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Researchers discover treatment for spinal cord injury pain

Spinal cord injury patients with moderate to severe nerve pain experienced less pain and in some cases no pain while taking the drug pregabalin, according to a study published in the November 28, 2006, issue of Neurology, the scientific journal of the American Academy of Neurology.

"The findings are promising as spinal cord injury pain is a condition which generally responds poorly to currently available treatments," said study author Philip J. Siddall, MBBS, PhD, with Royal North Shore Hospital in Sydney, Australia.

The study, considered to be the largest randomized controlled trial of spinal cord injury patients with nerve pain, involved 137 adults in Australia over a 12-week period. Half of the group received pregabalin; the other half received a placebo.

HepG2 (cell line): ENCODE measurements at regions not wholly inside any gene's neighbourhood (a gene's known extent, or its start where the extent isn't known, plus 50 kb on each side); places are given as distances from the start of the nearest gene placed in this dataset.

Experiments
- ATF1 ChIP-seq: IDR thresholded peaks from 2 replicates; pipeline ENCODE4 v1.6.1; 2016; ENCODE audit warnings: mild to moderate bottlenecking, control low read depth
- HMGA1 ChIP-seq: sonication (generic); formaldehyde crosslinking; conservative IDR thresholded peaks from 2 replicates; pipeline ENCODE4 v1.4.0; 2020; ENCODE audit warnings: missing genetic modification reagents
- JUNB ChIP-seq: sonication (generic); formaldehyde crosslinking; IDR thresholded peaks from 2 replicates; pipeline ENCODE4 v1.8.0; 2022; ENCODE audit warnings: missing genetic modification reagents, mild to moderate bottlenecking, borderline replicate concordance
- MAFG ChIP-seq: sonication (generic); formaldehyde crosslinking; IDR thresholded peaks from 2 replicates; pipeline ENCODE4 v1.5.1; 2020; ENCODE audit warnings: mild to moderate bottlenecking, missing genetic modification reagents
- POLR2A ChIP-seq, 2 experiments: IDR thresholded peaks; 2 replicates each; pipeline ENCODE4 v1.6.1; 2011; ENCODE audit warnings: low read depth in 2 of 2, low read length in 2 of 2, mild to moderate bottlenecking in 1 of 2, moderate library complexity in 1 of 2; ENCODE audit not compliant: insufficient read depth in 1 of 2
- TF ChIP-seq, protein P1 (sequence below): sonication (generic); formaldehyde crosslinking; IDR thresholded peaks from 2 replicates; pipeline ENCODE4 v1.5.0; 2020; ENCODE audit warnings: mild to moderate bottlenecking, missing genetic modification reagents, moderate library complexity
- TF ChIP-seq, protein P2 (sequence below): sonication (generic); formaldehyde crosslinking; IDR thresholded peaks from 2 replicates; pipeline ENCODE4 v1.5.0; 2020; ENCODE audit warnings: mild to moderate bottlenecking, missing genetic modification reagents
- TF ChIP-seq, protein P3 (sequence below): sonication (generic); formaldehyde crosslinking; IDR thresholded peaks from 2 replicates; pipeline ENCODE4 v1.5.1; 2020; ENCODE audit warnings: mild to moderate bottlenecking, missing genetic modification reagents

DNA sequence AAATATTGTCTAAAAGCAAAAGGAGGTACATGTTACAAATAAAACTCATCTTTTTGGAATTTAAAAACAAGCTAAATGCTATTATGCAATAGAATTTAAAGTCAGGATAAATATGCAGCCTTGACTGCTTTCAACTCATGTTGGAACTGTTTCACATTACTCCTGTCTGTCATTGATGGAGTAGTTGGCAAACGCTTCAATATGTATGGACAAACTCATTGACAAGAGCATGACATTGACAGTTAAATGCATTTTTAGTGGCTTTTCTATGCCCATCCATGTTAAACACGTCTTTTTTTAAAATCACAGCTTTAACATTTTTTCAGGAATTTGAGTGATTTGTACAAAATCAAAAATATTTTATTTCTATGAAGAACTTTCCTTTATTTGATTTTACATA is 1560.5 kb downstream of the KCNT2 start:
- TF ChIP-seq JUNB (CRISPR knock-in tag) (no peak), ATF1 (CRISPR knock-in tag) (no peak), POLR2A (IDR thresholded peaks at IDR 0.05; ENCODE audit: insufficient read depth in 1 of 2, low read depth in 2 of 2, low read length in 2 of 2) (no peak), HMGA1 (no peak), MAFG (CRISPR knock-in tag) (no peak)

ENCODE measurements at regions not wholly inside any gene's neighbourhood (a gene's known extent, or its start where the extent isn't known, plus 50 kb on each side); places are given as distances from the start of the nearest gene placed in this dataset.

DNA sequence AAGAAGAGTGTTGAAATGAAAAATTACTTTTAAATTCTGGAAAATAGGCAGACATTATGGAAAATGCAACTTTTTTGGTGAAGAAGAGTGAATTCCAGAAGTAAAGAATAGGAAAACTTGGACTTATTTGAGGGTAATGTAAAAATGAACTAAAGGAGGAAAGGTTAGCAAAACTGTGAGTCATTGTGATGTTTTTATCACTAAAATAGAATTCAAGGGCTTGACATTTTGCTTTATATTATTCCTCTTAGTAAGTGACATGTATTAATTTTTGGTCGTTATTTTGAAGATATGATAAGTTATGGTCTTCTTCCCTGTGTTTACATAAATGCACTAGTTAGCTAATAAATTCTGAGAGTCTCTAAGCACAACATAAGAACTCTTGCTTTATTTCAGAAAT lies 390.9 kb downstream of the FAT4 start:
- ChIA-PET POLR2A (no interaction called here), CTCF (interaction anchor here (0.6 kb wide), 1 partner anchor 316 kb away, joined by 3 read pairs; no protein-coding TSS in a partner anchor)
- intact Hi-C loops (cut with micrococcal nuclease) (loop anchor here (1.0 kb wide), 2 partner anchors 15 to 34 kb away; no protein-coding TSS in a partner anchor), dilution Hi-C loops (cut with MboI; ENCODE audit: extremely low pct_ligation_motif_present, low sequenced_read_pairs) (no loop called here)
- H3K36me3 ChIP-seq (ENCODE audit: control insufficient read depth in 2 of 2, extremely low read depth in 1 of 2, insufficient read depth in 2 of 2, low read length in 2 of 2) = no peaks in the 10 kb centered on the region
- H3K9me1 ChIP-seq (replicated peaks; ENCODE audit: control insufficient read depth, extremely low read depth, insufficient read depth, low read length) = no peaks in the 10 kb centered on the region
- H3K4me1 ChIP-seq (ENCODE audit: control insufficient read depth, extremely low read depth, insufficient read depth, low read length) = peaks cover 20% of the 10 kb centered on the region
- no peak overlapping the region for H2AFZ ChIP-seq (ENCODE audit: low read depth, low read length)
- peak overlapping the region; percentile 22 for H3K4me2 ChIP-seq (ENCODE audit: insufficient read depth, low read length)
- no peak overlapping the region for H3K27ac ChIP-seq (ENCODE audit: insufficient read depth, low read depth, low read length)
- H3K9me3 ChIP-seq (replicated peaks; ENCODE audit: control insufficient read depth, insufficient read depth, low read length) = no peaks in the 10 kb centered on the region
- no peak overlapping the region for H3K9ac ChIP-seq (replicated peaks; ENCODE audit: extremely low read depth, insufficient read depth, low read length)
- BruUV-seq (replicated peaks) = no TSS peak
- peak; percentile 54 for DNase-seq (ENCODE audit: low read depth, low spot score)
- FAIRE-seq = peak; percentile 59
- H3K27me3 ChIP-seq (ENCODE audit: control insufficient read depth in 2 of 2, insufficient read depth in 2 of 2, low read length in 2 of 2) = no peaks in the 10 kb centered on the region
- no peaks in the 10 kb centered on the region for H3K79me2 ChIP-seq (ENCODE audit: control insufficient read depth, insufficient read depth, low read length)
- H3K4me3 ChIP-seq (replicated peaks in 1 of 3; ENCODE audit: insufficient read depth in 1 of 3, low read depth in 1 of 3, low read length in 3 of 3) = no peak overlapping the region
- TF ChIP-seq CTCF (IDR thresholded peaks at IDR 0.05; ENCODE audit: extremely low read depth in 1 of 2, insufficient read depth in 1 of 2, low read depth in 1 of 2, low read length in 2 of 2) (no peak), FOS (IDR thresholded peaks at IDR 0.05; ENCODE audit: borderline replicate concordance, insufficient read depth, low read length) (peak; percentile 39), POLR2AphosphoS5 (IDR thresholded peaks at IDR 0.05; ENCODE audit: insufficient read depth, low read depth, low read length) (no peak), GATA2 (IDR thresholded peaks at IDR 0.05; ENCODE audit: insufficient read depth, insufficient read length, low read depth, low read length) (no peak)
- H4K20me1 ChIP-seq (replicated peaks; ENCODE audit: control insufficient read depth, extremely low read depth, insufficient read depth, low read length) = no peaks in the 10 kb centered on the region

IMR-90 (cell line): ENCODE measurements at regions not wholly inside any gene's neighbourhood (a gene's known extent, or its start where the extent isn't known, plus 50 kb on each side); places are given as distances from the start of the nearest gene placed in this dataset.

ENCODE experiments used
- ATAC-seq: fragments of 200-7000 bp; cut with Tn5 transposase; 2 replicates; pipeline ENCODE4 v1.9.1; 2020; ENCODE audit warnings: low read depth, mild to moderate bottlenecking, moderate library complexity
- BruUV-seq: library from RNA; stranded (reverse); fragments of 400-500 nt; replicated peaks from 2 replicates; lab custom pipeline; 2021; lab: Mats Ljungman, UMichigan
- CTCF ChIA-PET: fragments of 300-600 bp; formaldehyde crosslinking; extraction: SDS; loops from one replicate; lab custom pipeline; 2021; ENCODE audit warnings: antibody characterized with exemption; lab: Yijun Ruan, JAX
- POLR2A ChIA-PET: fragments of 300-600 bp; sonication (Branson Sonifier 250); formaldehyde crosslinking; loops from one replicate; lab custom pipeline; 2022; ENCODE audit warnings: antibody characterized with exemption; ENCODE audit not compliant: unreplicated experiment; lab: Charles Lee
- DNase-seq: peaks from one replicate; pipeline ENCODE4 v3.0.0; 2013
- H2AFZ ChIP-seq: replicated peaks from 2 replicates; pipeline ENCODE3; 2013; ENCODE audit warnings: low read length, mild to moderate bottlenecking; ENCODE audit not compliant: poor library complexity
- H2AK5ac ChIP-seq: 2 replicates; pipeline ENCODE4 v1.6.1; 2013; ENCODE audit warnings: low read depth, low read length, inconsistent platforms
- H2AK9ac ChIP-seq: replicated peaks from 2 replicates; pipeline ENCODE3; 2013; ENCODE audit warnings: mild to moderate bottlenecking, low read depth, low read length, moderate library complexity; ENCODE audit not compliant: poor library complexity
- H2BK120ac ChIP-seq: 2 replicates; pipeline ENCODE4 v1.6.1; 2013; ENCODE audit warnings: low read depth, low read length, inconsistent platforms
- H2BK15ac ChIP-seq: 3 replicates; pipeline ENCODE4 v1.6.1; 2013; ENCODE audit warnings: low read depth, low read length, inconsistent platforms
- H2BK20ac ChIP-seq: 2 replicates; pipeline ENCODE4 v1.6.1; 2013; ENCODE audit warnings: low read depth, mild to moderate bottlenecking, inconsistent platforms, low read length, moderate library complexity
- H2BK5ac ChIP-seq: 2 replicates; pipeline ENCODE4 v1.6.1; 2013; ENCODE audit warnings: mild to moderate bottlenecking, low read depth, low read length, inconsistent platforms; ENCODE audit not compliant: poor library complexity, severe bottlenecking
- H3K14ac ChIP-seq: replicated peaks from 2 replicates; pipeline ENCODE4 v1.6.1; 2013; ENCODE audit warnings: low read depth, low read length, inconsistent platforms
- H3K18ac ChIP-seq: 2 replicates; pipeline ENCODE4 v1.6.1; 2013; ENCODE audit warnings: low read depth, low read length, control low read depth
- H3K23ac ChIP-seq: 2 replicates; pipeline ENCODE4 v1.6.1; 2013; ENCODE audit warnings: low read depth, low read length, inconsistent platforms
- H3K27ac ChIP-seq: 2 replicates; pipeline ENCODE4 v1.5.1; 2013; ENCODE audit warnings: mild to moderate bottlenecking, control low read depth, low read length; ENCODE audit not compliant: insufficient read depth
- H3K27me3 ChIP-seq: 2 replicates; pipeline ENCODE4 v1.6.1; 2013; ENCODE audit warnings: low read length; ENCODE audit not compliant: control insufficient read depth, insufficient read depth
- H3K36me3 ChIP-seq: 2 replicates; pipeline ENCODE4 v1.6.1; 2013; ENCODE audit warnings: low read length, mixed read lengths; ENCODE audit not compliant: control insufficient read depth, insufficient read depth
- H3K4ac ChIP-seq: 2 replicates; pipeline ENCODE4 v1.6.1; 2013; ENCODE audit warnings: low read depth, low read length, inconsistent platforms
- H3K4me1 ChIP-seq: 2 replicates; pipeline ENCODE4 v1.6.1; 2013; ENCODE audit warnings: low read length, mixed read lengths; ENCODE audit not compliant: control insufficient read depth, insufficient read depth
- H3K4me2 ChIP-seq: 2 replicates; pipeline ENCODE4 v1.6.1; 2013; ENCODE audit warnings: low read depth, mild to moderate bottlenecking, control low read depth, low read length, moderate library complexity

Researchers found at the end of 12 weeks, fewer than 16 percent of patients taking pregabalin had severe pain compared with 43 percent in the placebo group. And over one-third of patients in the pregabalin group had no or mild pain.

The study also found pregabalin reduced sleep and anxiety problems compared to the placebo group.

"Pregabalin was significantly more effective in relieving pain, improving sleep, anxiety, and overall well-being in patients with spinal cord injury compared to placebo," said Siddall. "Fifty-seven percent of patients taking pregabalin said they felt better overall compared to 21 percent in the placebo group."

Siddall said the pain relief was rapid as the pregabalin group had significant pain relief after the first week of the study. The drug's most common side effects were dizziness and drowsiness.

Nerve pain is estimated to occur in up to 40 percent of people with spinal cord injury. According to the National Spinal Cord Injury Association, as many as 450,000 people in the United States have spinal cord injuries and about 11,000 people sustain new spinal cord injuries each year.

Angela Babb | EurekAlert!
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